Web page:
Addressing a news conference in Tokyo, the venue of the annual meetings of the World Bank and the IMF, Christine Lagarde said the uncertainty concerned whether policymakers would be able to move forward with their policy commitments.
Speaking in the wake of the IMF's downward revision of its forecast for world economic growth, Lagarde said many good decisions have been taken to secure global recovery, but they remain to be put in force.
"We need action to lift the veil of uncertainty," she said. "Many of us have debated what actions are needed, many of us understand what needs to be done, but it actually needs to happen."
Stressing the need for cooperation, the former finance minister of France said the task of securing sustained recovery has become more complex, involving multiple players.
She said new players are emerging on the world scene even as the traditional ones assume different roles.
"We really need to go through what needs to be done to make sure that recovery is not just a little bounce but is really here for the longer term and is sustainable'" she urged.
On the IMF's forecast revision, Lagarde said development of larger global ripple effects have spread the slowdown to emerging markets, particularly those in Asia.
"My message today: Countries need to take courageous and cooperative action to spur a lasting recovery," Lagarde said.
Replying to questions, Lagarde said discussions between the IMF and the Egyptian authorities would resume in Cairo this month and expressed confidence of reaching an agreement.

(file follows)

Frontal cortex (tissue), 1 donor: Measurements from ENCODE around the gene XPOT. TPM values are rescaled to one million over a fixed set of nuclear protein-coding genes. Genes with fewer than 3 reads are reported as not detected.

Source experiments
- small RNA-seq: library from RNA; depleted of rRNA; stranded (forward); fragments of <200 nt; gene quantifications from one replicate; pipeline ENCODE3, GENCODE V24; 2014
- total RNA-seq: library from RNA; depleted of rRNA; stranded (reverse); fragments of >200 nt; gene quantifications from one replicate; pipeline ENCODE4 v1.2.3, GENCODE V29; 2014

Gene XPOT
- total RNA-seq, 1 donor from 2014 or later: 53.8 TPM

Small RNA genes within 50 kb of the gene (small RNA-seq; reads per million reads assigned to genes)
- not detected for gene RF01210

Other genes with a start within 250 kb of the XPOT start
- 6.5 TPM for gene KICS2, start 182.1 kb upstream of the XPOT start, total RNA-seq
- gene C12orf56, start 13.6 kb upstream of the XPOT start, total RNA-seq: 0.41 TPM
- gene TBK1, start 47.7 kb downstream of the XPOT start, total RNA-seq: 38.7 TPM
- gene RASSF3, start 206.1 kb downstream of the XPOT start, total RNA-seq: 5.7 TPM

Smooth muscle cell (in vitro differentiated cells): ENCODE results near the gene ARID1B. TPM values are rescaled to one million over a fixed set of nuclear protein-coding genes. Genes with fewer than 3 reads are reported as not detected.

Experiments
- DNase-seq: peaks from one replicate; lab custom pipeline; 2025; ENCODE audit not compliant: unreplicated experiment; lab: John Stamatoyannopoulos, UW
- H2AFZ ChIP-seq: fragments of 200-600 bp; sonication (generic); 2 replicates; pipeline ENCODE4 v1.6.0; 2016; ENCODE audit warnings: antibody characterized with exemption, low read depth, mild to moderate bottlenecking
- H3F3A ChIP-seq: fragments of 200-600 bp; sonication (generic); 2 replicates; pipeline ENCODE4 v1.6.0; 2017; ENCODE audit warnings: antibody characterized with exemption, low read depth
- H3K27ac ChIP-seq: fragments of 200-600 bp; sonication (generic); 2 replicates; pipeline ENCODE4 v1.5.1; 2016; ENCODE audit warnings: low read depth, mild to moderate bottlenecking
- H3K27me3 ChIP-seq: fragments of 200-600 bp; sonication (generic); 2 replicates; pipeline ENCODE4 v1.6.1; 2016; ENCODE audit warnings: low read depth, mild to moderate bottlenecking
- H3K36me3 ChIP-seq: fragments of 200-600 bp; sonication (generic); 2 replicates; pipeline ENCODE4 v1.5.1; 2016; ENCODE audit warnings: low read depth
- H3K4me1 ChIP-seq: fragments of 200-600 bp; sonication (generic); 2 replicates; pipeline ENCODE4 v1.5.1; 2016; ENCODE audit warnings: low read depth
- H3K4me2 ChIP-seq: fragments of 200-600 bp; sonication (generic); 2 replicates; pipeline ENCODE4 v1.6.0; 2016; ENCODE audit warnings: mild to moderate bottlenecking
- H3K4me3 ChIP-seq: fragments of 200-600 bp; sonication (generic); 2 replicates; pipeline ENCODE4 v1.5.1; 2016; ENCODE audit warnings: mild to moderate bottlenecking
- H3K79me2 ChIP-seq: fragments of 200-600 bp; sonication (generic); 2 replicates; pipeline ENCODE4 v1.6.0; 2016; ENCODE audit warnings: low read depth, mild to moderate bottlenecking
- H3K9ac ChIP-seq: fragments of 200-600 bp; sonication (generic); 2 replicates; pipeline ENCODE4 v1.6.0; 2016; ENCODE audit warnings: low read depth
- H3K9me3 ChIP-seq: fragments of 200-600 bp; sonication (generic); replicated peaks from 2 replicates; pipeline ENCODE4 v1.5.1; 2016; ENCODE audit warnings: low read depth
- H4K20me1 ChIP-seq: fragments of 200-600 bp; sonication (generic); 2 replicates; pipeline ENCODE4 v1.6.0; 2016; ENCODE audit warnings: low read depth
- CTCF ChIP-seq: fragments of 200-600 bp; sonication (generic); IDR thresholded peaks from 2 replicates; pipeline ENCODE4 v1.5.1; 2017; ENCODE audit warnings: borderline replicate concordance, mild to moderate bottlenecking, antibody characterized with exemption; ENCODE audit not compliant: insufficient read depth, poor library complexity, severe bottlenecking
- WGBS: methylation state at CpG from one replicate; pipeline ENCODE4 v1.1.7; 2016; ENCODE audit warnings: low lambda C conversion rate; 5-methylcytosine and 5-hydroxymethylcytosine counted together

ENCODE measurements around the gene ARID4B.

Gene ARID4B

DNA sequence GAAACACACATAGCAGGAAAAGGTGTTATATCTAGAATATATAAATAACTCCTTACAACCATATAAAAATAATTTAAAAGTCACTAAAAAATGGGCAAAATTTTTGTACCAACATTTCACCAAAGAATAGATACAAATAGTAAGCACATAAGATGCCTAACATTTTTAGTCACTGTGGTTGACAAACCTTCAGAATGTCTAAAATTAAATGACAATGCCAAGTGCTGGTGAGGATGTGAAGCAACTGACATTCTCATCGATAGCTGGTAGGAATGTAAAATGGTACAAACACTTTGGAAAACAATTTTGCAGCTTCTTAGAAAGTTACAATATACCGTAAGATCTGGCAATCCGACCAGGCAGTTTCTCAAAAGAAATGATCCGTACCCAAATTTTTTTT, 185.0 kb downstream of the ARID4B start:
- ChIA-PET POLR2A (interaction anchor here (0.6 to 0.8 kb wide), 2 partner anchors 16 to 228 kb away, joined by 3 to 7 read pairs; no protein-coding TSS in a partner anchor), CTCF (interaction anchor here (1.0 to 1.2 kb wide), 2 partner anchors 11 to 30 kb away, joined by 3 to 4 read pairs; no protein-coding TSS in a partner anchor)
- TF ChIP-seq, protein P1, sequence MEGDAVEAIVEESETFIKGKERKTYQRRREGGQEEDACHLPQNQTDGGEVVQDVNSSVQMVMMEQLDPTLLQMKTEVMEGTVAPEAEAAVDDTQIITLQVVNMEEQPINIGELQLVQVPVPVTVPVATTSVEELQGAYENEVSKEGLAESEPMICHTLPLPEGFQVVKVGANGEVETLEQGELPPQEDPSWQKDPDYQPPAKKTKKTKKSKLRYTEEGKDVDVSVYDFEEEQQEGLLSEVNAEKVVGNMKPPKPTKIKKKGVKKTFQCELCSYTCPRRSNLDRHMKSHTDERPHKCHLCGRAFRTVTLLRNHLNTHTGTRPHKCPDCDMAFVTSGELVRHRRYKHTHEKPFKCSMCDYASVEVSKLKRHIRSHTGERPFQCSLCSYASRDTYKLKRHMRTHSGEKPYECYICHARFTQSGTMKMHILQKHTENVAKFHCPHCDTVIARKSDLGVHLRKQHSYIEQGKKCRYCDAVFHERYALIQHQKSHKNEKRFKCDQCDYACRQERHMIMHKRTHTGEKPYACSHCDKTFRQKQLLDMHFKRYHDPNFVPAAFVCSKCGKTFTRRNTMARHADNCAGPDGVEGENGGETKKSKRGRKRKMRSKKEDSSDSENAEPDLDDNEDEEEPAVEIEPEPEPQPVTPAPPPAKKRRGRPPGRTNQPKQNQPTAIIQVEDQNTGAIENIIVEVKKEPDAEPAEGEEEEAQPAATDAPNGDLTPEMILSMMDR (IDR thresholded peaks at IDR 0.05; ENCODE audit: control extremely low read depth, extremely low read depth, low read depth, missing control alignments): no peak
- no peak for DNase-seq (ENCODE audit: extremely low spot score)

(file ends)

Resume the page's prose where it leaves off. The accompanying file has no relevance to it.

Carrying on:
She said IMF officials were in discussions with the Greek authorities to resolve differences to address all the elements of Greece's IMF-backed program, while welcoming the European Stability Mechanism.
When asked about the absence of top Chinese officials at the meeting, Lagarde said all economic players and partners in Asia are critical for the global economy and the IMF is the forum for dialogue and improved relationships.
Japan's Kyodo News agency said Lagarde voiced concern that China had decided not to send its Finance Minister Xie Xuren and its central bank Governor Zhou Xiaochuan to the meeting.
"Our concern is that they will be missing this great meeting," she was quoted as saying. "The meeting is extraordinarily well-organized and we have a lot of substantive issues to be discussed."
Kyodo said China's decision reflected its growing tensions with Japan over Japan-controlled islands in the East China Sea which are claimed by Beijing.
Lagarde's news conference was followed by that of World Bank President Jim Yong Kim, who noted the that soaring food prices would hit the poor economies the most, Kyodo said.
"We are in challenging times. Food prices remain high and volatile," Kim said, adding the World Bank stands ready to address the problem.